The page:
Fortunately for me, in Siem Reap, Cambodia, I picked up 'Never fall Down' by Patricia McCormick, the story of Arn Chorn-Pond, who today is a peace activist and motivational speaker. McCormick narrates Arn's story when, as a young Cambodian boy soldier, he is forced to leave his home, to witness horrifying events and make excruciatingly difficult decisions as he firstly flees from the Khmer Rouge, survives by learning to play a musical instr...more
Sara
Wow. I'm not sure what to say about this book besides that. If you think you understand what happened in Cambodia in 1970s as a result of the Khmer Rouge, and you haven't read this book, think again. You cannot possibly know how numb you can feel after watching person after person murdered in front of you. How hungry you can be after eating only water with a little bit of rice in it for years. How terrifying it can be to have the only thing between you and death be not making a mistake on an ins...more
Beth Dailey Kenneth
SUGGESTION: Read the Author's Note at the end prior to reading the book.

When the soldiers arrive at his Cambodian town, Arn is a kid dancing to rock-n-roll, hustling for money and selling ice cream to help feed his family. Then the Khmer Rouge soldiers marched the entire town into the counrtyside.

Arn is seperated from his family and assigned to a labor camp. There he must work in the rice fields under the blazing sun with a thin rice gruel as his food. Arn is a smart boy and uses his quick mind...more
Sweet on Books
Never Fall Down is a powerful and unforgettable story that reveals the unspeakable tragedies that occurred while the Khmer Rouge were in power in Cambodia. It is a story that needed to be told and now needs to be shared, so that people will never forget what happened and will continue to fight against the acts of injustice that still take place around the world today. According to Patricia McCormick, "Nearly two million people died - one quarter of the population. It is the worst genocide ever i...more
Barbara
Patricia McCormick often tells the stories of individuals that would barely be noticed if it weren't for her books. In a sense, her books reveal the stories behind the headlines in today's newspapers. In the case of this book, she relies on a sort of created dialect to mimic the speaking patterns and thoughts of Arn Chorn-Pond, whom she interviewed over two years in order to tell his story. Arn was young, eleven or twelve, in 1975, when the Khmer Rouge took over Cambodia and forced most of its c...more
Book Angel Emma
Review by Shelly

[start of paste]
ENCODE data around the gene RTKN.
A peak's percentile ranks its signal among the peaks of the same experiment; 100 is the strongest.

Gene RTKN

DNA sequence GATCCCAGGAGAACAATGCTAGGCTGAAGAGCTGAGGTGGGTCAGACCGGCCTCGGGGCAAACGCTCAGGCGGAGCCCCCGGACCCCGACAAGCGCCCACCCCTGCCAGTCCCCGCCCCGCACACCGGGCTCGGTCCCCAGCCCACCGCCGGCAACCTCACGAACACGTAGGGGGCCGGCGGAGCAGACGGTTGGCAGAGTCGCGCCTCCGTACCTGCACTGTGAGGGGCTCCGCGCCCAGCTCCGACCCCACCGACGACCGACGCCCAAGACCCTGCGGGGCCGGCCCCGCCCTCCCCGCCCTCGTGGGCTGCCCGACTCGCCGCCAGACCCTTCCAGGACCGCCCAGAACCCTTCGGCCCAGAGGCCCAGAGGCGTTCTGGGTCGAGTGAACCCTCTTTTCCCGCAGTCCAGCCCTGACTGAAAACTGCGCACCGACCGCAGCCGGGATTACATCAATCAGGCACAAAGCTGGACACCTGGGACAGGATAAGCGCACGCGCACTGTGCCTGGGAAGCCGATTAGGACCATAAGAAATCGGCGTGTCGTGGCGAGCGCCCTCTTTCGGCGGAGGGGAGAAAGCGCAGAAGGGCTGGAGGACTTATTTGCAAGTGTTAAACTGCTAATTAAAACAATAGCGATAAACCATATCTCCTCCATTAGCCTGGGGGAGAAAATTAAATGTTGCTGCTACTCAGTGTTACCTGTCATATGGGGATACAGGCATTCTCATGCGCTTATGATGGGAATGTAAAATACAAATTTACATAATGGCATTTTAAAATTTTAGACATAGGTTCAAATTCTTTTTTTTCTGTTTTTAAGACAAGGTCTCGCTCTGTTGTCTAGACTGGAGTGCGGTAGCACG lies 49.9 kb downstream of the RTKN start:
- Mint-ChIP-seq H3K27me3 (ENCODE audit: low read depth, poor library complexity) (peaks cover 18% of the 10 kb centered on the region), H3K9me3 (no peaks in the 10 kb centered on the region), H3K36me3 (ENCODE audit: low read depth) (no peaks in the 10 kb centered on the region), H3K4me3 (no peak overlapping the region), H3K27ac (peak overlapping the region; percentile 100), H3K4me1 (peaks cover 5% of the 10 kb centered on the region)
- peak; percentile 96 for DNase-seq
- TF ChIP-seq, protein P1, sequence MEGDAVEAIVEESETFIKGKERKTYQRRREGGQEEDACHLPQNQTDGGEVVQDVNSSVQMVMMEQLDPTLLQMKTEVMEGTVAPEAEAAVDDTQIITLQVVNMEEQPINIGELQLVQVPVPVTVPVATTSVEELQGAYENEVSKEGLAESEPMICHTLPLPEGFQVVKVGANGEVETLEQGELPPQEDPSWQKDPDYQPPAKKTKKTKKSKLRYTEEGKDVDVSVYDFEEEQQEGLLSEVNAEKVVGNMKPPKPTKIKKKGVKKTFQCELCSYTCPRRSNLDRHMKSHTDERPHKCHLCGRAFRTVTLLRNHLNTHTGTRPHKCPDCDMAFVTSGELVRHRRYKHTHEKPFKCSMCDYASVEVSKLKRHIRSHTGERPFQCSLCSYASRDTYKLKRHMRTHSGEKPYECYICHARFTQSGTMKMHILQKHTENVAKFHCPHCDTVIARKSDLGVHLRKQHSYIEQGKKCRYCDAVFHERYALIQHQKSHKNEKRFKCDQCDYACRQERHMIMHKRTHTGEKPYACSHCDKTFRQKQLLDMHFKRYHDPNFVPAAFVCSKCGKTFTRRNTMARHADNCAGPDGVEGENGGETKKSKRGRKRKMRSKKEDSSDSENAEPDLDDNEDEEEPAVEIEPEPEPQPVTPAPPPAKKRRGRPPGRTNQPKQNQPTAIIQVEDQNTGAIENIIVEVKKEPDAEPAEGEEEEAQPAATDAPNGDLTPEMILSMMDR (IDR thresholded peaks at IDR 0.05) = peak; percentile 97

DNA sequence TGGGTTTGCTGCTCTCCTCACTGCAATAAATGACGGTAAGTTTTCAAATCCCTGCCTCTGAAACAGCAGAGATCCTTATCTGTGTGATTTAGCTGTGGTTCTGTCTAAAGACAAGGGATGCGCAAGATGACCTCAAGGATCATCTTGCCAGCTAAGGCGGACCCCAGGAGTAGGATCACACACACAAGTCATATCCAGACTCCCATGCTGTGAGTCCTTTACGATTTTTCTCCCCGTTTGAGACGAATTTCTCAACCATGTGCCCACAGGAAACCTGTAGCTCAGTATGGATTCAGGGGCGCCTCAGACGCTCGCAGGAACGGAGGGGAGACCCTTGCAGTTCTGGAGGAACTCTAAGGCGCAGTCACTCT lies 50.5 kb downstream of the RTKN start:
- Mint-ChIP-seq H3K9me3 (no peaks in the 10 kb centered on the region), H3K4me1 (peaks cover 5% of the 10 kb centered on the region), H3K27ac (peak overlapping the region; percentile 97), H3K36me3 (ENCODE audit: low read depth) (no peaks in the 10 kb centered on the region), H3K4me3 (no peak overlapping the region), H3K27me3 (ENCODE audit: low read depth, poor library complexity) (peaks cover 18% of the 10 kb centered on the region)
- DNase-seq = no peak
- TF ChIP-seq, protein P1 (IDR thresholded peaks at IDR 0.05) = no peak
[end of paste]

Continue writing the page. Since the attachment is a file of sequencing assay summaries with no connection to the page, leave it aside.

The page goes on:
I have to say that I do not know a lot about Cambodia and the war that went on there so was fully engrossed from page one. The book is written as Arn and takes on his speech patterns and language which did take me awhile to get used to but once I did it was like he was speaking to you through the pages and you went on his journey with him. And what a journey it was. Sometimes it was brutal and was very hard to read especially when it focussed on the children and how they were tor...more
Susana
The rich, they chase you if you steal their thiNgs. Poor people, they the one who share.

All the old clothes, our old lifE, one big pile, is on fire now. And gone.

"To live with nothing in your stomach and a gun in your face, is that liVing or is that dying a little bit every day?"

Be like the grass. BEnd low, bend low, then bend lower. The wind blow one way, you blow that way.

But now the Khmer Rouge, they win. They kill [my] family in my mind.

Death is just my daily liFe now.

I let him...more
Victoria
Whenever I'm going through a "life-sucks" phase, I think back on stories such as this one. Then suddenly, whatever might be troubling me seems so insignificant compared to what other people have been through and continue to go through in their lives. Arn's story was truly an eye-opener in terms of making the reader aware of the kind of struggles and atrocities people all over the world face on a day-to-day basis. As a survivor of the Cambodian genodice, Arn displays an immense amount of courage...more
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Epic Reads Book Club: The narrator's voice 3 15 Jan 28, 2014 08:04AM  
Epic Reads Book Club: This book is hard to read. . . 2 31 Jan 25, 2014 07:00PM  
Epic Reads Book Club: January Book Club: NEVER FALL DOWN 2 35 Jan 13, 2014 11:39AM  
Epic Reads Book Club: Survival 1 11 Jan 13, 2014 10:21AM  
Wild Things: YA G...: November 2013 Never Fall Down by Patricia McCormick 2 8 Nov 01, 2013 09:55AM  
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Patricia McCormick is a journalist and writer. She graduated from Rosemont College in 1978, followed by an M.S. from Columbia University Graduate School of Journalism in 1986 and an M.F.A. from New School University in 1999. Her first novel for teens was Cut, about a young woman who self-injures herself. This was followed by My Brother's Keeper in 2005, about a boy struggling with his brother's ad...more
More about Patricia McCormick...
Cut Sold Purple Heart My Brother's Keeper Just Add One Chinese Sister (p)

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“Long time I been on my own, but now really I'm alone. I survive the killing, the starving, all the hate of the Khmer Rouge, but I think maybe now I will die of this, of broken heart.” 8 likes
“You show you care, you die.

You show you fear, you die.

You show nothing, maybe you live.”